A fond farewell
Fitch honors late coach Annarella
The Falcons football players and staff didn’t meander southward toward their locker room, as is custom for most home games. They headed north toward a short stack of bleachers laid out for them.
Buchtel’s players and coaches made their way to the west stands instead of their Akron City School buses.
Something was different after Friday’s scrimmage, the last one for both teams.
Red plastic-based chairs were set at a 45-degree angle next to the players’ bleachers for Phil Annarella’s family, paying homage to the former Fitch football coach who died at age 70 in early June.
The Austintown Fitch band and choir had fitting tributes to the coach, who would’ve been going into his 13th season with the Falcons. There was a 3-plus minute video tribute, which brought more than a few tears.
The coach’s immediate family were embraced by a handful of Fitch football players coming through to pay their respects.
Coach Annarella had a 83-46 record, a Federal League title and six playoff runs.
Football. That’s what the former Warren G. Harding, Warren Western Reserve, Niles McKinley and Fitch coach taught so many over the years.
That wasn’t all. That wasn’t what was important to coach Annarella.
Chris Berni, Director of Pupil Services for Austintown Schools, spoke of the foundation Annarella instilled in so many young men and coaches. The character of being a good person through and through when no one is watching. The attitude of overcoming adversity, having the will to succeed — never quitting.
The academics of taking the time and effort into education. Annarella would walk the halls of Fitch High School, checking on their players and grades.
The consistency of doing the right thing all of the time. Finally, faith of believing in themselves, others and the belief in something bigger than all of us.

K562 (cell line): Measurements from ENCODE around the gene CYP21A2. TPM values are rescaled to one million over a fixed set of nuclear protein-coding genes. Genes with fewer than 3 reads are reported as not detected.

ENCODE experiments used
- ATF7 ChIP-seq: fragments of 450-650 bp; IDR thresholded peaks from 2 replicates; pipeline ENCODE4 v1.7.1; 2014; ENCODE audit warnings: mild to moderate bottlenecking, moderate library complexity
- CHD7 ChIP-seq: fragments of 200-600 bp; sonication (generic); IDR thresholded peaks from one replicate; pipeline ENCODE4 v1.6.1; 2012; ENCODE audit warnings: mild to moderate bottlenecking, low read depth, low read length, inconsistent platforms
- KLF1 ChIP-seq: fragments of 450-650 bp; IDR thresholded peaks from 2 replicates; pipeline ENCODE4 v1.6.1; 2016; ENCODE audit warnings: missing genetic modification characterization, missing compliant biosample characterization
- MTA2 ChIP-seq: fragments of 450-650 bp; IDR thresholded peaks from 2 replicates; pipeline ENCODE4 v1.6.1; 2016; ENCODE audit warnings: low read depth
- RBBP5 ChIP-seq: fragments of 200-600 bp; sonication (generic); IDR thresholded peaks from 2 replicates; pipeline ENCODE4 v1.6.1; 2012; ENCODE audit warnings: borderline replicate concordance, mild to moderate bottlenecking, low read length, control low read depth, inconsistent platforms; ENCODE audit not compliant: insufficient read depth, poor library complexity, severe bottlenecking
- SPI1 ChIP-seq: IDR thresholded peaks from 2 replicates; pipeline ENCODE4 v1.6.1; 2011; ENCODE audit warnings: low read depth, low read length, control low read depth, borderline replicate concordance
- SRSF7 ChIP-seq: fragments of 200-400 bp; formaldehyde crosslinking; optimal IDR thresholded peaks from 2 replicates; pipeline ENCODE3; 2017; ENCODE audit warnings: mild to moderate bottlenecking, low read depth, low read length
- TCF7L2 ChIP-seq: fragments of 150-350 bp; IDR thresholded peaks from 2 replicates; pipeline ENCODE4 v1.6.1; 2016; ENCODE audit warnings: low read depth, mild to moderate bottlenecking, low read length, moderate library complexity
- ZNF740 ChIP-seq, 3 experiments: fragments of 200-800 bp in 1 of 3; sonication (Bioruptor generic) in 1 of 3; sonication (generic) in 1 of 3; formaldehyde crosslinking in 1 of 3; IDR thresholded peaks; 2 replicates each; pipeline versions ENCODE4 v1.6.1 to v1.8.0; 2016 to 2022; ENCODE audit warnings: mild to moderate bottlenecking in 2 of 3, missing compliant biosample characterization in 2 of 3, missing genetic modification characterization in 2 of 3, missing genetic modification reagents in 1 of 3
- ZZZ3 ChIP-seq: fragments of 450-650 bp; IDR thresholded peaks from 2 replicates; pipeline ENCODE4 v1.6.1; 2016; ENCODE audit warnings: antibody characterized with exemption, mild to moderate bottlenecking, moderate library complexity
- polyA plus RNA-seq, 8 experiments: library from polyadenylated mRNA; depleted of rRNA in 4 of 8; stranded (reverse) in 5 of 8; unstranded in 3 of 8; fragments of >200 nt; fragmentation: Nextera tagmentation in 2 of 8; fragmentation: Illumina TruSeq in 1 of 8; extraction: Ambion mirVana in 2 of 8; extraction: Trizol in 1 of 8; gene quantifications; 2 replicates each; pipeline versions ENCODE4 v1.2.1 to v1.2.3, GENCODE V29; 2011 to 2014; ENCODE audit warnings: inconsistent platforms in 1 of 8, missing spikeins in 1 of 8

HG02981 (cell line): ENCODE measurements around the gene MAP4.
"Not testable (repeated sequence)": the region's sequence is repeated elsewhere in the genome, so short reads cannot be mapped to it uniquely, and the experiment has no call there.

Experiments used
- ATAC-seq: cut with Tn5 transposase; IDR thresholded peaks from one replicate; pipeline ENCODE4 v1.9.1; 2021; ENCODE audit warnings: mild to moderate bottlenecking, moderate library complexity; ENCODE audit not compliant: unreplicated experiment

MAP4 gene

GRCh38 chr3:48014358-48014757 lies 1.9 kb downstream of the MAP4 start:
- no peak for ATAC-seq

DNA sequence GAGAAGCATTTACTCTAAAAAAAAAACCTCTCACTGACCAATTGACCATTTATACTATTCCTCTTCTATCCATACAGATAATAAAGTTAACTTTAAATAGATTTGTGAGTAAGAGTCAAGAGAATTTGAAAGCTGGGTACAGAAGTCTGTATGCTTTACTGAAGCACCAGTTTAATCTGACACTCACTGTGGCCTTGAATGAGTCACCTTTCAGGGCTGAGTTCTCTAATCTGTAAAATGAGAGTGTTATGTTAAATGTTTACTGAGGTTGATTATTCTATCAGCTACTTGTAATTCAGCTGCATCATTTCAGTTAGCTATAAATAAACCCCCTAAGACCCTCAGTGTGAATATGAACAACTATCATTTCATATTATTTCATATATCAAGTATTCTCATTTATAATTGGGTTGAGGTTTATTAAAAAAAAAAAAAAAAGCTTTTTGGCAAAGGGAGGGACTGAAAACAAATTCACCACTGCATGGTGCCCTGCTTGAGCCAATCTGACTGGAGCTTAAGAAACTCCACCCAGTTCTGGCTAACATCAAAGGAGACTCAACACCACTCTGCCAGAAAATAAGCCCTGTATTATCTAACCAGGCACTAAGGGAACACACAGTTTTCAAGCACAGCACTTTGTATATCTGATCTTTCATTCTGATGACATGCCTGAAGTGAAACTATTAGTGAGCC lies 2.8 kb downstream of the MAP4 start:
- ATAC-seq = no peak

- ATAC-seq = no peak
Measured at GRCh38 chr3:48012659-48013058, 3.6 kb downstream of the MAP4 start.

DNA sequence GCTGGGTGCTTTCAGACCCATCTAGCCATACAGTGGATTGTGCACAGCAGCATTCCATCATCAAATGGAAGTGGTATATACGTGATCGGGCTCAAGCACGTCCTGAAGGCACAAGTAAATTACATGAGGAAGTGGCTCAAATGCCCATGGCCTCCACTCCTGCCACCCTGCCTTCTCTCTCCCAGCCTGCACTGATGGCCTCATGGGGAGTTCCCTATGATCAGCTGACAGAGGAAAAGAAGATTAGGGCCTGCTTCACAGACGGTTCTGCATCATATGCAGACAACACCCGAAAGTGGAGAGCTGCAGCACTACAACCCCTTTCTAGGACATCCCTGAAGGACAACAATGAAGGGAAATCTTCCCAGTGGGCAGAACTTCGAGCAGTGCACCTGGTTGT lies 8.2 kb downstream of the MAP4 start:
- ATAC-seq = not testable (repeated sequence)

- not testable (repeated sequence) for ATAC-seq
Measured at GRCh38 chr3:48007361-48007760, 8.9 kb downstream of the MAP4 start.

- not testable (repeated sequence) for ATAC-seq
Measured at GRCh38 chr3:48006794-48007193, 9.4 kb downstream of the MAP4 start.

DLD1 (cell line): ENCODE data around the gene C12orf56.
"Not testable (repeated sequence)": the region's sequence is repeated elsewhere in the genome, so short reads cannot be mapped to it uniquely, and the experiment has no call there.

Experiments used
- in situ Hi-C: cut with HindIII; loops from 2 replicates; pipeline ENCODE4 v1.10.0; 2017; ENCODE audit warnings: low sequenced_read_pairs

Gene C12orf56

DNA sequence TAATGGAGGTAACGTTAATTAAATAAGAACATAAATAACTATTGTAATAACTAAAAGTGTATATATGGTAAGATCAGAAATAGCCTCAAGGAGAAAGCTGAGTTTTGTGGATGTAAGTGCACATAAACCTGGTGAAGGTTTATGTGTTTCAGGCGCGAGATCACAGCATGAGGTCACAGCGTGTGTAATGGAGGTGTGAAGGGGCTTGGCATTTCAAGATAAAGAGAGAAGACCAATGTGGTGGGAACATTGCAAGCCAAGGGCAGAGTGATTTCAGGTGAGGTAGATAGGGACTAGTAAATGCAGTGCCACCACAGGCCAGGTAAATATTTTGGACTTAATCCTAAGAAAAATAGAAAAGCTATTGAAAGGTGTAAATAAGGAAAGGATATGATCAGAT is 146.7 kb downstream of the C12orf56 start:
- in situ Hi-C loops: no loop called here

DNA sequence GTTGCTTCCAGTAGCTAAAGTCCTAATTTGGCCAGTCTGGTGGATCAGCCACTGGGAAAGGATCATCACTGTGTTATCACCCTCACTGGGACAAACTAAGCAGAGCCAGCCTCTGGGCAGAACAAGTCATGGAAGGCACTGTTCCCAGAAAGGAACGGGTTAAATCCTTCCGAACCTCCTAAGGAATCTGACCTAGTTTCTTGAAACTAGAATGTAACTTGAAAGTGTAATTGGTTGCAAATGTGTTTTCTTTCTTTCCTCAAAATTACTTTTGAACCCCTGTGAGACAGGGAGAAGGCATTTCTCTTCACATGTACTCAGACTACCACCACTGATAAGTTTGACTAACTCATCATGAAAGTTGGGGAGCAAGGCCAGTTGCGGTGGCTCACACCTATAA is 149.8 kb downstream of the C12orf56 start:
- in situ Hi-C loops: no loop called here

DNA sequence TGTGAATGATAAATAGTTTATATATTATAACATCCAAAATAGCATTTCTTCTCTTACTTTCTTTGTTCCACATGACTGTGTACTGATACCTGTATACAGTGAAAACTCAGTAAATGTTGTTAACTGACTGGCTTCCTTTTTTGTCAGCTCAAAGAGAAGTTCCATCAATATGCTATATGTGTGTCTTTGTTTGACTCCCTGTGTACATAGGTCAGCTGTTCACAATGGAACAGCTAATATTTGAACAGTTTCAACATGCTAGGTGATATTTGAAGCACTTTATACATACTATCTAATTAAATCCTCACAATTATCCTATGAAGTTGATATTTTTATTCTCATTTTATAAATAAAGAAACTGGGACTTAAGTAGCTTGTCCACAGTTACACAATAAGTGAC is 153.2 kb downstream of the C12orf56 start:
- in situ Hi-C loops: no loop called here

Annarella’s reach was bigger than just what he had in the Fitch community, but the news of his passing hit hard those who knew him well.
Bill Price, 57, is one of the team’s equipment managers, knowing Annarella quite well — learning so much from the Fitch mentor. He went out to pass headsets before Friday’s scrimmage. None for Annarella.
It wasn’t as hard as coming in after he found out about the coach’s passing.
“I got there before anybody was here,” Price said. “I actually shed tears because his locker is right next to mine. To walk into there and his shoes were inside his locker.
“To know he’ll never ask me a question about something, regardless if it was serious or silly, is hard. The love us coaches had for him is immense.”
Fitch administrative assistant John Jones, 45, had sunglasses on to hide his emotions on Friday. He was caught off guard, as so many were, by Annarella’s passing, considering the excellent health of the former Fitch coach.
Jones remembers how his coach cared for his students, who were more than athletes — telling them to be great family men.
Through this, Jones never takes a day for granted.
“You just never know when it may not be there,” he said.
Chris Raymond, 37, who came on as the team doctor in 2008, knew Annarella as pure human being — never meeting a better one.
Those pre-game speeches were more than inspirations.
“They way he spoke, with the passion he had, was something,” Raymond said. “Twenty years out of high school and I wanted to get out there and play again.”
Assistant Fitch coach Steve Zielinski, who spent more than three decades of coaching with Annarella, former Chaney coach Ron Berdis and Lakeview coach Tom Pavlansky, remembers how Annarella outworked everybody, demanding 110 percent from his coaches and players.
Preparation was a foundation to this Fitch program. Those are the things Annarella’s former players remembered and brought to their own lives. Zielinski appreciated when former players could come back to relive those days with their former coach.
“He would have a smile on his face, so would they,” Zielinski, 56, said. “They would embrace. Those were guys who played years ago for him. Those were guys who played last year.”
Senior lineman Tom Rader, 17, gives back to his community through the service projects for National Honor Society. Helping others makes the Fitch senior happy.
“If any of us turn out half as good as coach Annarella was, that’s a success,” Rader said. “That’s what he wants from us, to be successful off the field.”
Fitch interim coach Jon Elliot said Friday’s tribute was great, seeing the family and the people he meant so much to was touching.
The Falcons move on with the ways and means set forth by the diligent work of Annarella.
“It’s bigger than all of us,” Elliot, 55, said. “They have to remember this going forward. All the things they have learned from coach and what we’re trying to teach them is we want them to be productive citizens when they leave this place.
“That doesn’t mean going to college or making a lot of money. That means doing the right things.”
That’s all Annarella wanted from his players as they exit the field for the last time.